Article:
Women’s jobs are 1.8 times more vulnerable to this crisis. The global economy could suffer trillions in lost output.
Nichelle John* was six weeks pregnant when she and her husband contracted COVID-19 in the southern Indian city of Bengaluru last month.
A week after they were infected, her husband Shawn* died of the virus on May 11. He was 38.
Two days later, Nichelle had a miscarriage and lost her unborn baby.
While she has fully recovered from the viral disease, she says her world has been shattered.
“For the last two years, we were trying for a baby and when finally everything was going fine, the virus devastated my entire world and took everything I had in my life,” she told Al Jazeera.
Like Nichelle, thousands of Indian women have lost their husbands to the coronavirus pandemic, most of those men were the sole earners in their families.
Nichelle worked as a human resource professional for seven years before quitting her job nearly two years ago.
Soon after her husband’s death, another reality hit her: she needed to find a job, at a time when the pandemic had caused huge job losses across India and forced millions of people out of work.
As luck would have it, she was contacted by a volunteer from COVID Women Help – an initiative that seeks to empower women who lost their partners to the pandemic by providing them financial and professional help.
Less than a month after Shawn’s death, Nichelle got a job with a human resource solutions company with the help of COVID Women Help. She started working on June 1.
India’s under-funded healthcare system came under immense pressure during a ferocious second wave of the COVID pandemic as it ravaged the country, with hospitals running out of medical oxygen, beds and medicines.
The country’s total caseload stands at 29.70 million, while total fatalities are at 381,903, according to the health ministry’s data. More than 200,000 of those deaths took place during the second wave.
The Centre for Monitoring Indian Economy (CMIE), an economic think-tank, said there were more than 22 million job losses in the months of April and May due to the COVID lockdown.
CMIE said while women accounted for only 10.7 percent of the workforce, nearly 14 percent of them lost their jobs in April. The think-tank also estimated that of the total job losses in India by November last year, 49 percent were women.
Anuradha Roy, 38, has a master’s degree in computer applications and works as a talent acquisition consultant in an IT firm.
Earlier this year, she moved to Noida, a satellite town on New Delhi’s outskirts, along with her husband for better work opportunities.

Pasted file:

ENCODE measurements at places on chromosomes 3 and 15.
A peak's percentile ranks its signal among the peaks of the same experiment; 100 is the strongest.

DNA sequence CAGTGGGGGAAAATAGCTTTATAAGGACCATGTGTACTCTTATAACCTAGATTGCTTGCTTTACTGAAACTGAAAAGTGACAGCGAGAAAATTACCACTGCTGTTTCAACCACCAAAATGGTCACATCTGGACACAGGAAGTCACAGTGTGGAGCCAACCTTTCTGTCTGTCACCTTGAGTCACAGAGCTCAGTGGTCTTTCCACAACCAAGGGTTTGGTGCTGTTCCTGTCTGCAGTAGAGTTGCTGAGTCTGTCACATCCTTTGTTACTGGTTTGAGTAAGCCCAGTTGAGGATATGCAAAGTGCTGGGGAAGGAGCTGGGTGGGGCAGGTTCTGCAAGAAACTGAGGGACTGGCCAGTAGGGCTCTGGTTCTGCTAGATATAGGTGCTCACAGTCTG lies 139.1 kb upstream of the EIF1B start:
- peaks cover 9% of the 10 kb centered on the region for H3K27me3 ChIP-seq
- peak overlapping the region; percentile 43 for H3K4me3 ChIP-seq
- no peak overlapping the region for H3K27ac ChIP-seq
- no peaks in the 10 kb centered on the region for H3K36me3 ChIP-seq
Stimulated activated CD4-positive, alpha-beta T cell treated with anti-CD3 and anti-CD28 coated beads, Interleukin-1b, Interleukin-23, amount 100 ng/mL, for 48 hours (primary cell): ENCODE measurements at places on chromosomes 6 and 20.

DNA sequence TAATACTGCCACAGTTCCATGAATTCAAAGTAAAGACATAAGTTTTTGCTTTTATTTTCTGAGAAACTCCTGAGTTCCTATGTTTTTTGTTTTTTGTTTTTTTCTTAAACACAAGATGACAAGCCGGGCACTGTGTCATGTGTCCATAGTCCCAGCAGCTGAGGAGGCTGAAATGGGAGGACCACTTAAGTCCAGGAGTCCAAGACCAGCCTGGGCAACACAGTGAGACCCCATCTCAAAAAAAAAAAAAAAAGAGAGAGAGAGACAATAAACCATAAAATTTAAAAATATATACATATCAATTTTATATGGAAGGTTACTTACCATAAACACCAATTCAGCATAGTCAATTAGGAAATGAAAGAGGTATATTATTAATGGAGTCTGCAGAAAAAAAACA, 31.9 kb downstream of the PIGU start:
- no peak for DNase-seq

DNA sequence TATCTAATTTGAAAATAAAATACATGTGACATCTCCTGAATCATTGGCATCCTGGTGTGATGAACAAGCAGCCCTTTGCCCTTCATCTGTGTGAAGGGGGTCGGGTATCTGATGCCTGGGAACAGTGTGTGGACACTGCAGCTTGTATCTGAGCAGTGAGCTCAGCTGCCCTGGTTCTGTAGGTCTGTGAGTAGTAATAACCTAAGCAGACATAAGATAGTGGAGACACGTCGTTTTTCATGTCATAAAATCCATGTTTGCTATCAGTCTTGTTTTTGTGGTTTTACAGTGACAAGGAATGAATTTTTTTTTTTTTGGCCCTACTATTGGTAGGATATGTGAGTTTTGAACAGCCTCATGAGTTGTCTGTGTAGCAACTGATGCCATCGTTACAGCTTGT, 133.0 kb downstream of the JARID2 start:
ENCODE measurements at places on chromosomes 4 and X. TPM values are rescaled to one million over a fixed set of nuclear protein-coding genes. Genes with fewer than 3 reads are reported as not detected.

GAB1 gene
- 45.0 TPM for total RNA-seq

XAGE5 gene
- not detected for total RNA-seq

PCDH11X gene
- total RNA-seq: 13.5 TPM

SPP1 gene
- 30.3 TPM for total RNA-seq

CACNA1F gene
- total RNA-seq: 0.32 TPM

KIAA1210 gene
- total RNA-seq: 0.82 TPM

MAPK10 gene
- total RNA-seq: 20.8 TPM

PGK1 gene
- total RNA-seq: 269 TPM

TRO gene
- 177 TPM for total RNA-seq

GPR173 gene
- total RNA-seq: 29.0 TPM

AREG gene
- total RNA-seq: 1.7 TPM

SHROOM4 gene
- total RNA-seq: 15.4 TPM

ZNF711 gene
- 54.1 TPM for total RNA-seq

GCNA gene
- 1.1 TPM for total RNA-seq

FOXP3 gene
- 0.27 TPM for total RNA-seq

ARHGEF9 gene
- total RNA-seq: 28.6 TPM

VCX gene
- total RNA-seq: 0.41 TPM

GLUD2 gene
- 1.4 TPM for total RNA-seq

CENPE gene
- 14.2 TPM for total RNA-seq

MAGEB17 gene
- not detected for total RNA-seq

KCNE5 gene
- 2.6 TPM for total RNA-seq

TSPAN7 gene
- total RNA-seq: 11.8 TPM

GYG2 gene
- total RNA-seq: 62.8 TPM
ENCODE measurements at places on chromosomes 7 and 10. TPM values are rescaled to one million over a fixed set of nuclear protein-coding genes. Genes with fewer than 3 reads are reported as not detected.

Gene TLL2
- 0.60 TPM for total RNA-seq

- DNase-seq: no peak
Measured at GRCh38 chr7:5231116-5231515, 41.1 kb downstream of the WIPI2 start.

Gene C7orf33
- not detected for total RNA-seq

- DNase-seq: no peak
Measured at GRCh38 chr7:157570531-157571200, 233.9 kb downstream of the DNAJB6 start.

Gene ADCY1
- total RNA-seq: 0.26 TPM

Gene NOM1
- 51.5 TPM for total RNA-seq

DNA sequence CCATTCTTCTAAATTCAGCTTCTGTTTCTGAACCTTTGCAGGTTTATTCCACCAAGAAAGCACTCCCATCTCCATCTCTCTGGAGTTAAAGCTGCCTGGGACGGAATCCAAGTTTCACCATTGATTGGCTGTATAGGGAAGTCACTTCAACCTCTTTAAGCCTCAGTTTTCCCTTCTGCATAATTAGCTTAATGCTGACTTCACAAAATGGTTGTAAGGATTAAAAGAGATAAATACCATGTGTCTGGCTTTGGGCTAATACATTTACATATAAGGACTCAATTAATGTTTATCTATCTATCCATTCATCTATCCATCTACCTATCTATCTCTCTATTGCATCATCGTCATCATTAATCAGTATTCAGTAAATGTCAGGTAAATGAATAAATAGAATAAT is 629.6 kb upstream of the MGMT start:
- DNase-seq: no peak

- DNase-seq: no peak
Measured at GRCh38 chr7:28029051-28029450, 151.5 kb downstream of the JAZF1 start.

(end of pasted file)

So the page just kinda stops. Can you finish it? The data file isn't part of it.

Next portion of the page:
On May 5, the mother of two children aged five and 10, lost her husband to COVID-19.
The full weight of the family’s financial needs dropped onto her shoulders, and she registered with COVID Women Help to find a better job.
“I just want to look after my kids, give them the best opportunities I can. They are in grief and pain. Losing their father at such an early stage is not easy,” Roy told Al Jazeera.
Nichelle says women in India are not generally the primary wage earners in a family.
“They are mostly dependent on their husbands. And when something sudden happens like what happened with me, it’s a very difficult situation to deal with,” she said.
She said the COVID Women Help is a “very good initiative” not only for women in urban areas but also in the countryside “because people don’t get much exposure there”.
The initiative is the brainchild of Yudhvir Mor, 40, who works in Noida as India manager and vice president of a US-based software company.
Mor launched the website on May 11 and it has amassed 15,000 volunteers to date, all of them using their contacts to help find jobs for widowed women.
Some 6,000 women have signed up through the website to either find their first job or upgrade their career.
COVID Women Help has also collaborated with more than 200 companies. In just a month, the volunteers say they have helped more than 100 women find jobs in the corporate sector.
Mor said once women register themselves on the website, they will be contacted by a validated volunteer who will understand their educational qualification, work experience, location preference and the type of work they want.
In phase one of the initiative, volunteers offer four types of assistance – career counselling, resume writing, job referral and interview preparation.
Mor said he lost three of his former colleagues and two of his best friends during the second wave of the pandemic. “That’s when reality hit me,” he told Al Jazeera.
“Do your little bit of good where you are; it’s those little bits of good put together that overwhelm the world,” Mor quoted Noble laureate, South African cleric and theologian Desmond Tutu.
Mor said he was saddened to see his fellow countrymen struggling for medical oxygen and beds. “I wasn’t able to do anything for anyone. I wanted to help people and that is why I came with this idea.”
The volunteer-driven initiative has a tagline, #RiseAgain, and its aim is to help widows achieve financial stability.
Mor said they have a target of finding job opportunities for 10,000 women within the next six months.
“We want these women to rise again,” he said.
*Names changed to protect the individual’s identity.